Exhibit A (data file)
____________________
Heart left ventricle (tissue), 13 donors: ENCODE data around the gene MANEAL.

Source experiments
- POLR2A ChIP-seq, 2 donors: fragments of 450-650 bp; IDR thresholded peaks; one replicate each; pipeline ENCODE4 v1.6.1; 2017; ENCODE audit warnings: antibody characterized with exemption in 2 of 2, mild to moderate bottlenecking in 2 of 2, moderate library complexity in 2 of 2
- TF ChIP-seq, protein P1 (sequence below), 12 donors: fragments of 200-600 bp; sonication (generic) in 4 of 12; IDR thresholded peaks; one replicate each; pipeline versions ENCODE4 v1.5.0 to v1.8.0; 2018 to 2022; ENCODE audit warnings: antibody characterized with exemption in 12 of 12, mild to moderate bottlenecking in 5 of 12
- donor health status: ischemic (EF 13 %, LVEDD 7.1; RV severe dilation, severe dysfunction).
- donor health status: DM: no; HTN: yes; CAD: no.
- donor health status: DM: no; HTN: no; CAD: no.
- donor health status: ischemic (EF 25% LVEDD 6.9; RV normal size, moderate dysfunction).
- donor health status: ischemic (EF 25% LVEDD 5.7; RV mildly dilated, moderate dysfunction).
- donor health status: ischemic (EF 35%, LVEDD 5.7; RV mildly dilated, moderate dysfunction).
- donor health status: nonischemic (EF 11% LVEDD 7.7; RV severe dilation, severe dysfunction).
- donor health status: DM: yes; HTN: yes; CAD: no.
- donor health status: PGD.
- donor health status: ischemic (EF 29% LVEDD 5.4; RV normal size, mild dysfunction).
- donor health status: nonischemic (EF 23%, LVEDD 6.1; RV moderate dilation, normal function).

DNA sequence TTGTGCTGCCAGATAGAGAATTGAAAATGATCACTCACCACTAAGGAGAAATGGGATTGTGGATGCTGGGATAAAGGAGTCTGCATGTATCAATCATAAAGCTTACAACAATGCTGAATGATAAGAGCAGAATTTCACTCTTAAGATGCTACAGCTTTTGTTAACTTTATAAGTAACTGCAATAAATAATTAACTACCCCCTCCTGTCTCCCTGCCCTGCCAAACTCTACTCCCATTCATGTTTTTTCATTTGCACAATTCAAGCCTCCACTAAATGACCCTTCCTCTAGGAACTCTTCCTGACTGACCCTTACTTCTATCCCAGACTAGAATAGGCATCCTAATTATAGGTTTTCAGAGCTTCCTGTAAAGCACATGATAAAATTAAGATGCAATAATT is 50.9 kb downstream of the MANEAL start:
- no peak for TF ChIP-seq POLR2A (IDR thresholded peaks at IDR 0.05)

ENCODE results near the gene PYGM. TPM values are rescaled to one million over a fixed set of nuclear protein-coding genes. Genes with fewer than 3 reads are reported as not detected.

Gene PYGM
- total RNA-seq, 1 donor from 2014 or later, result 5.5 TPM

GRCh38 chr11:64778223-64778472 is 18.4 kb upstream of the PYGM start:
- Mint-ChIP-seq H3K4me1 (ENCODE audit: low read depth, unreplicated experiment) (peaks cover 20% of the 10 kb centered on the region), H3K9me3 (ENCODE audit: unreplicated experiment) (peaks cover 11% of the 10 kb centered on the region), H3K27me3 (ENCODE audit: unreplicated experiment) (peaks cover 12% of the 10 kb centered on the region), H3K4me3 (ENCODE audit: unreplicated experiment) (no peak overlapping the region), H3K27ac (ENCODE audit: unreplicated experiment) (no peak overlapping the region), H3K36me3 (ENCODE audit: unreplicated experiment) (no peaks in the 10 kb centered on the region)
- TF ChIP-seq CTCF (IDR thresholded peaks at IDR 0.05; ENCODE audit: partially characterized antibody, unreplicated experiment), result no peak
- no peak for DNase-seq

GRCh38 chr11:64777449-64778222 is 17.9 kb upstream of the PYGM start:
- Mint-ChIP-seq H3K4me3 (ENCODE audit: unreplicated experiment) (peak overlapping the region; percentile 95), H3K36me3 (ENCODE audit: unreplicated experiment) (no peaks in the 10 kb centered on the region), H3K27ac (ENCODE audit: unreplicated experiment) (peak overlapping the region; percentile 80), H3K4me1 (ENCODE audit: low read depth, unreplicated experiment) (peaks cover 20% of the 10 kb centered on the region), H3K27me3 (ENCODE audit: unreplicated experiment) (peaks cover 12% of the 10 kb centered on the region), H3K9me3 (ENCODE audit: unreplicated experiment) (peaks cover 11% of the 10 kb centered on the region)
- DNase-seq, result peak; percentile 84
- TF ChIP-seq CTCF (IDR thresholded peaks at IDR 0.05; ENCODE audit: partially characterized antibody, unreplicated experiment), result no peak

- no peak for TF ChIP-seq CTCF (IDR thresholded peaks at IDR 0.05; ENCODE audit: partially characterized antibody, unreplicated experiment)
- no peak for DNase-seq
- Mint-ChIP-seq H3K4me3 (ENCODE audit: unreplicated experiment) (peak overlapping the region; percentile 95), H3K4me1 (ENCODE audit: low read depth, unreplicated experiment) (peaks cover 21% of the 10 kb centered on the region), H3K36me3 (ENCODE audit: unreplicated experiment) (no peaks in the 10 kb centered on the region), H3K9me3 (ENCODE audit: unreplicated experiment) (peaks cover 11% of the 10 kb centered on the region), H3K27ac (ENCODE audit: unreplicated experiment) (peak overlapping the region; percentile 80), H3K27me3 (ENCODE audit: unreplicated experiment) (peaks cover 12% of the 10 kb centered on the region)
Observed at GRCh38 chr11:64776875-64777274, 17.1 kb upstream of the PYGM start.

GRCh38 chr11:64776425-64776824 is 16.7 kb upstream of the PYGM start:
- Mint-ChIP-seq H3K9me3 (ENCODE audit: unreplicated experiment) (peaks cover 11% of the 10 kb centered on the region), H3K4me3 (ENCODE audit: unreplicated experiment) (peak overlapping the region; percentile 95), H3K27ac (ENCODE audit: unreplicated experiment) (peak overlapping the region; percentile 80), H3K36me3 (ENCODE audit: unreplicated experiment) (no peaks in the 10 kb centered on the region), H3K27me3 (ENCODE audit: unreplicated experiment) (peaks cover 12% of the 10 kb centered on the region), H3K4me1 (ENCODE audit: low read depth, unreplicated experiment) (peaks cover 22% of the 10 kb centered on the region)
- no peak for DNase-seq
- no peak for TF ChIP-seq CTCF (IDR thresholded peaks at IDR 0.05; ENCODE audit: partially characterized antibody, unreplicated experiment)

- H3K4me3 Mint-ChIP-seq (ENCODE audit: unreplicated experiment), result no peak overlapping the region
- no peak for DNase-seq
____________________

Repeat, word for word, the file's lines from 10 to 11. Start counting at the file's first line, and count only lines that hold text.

- donor health status: ischemic (EF 35%, LVEDD 5.7; RV mildly dilated, moderate dysfunction).
- donor health status: nonischemic (EF 11% LVEDD 7.7; RV severe dilation, severe dysfunction).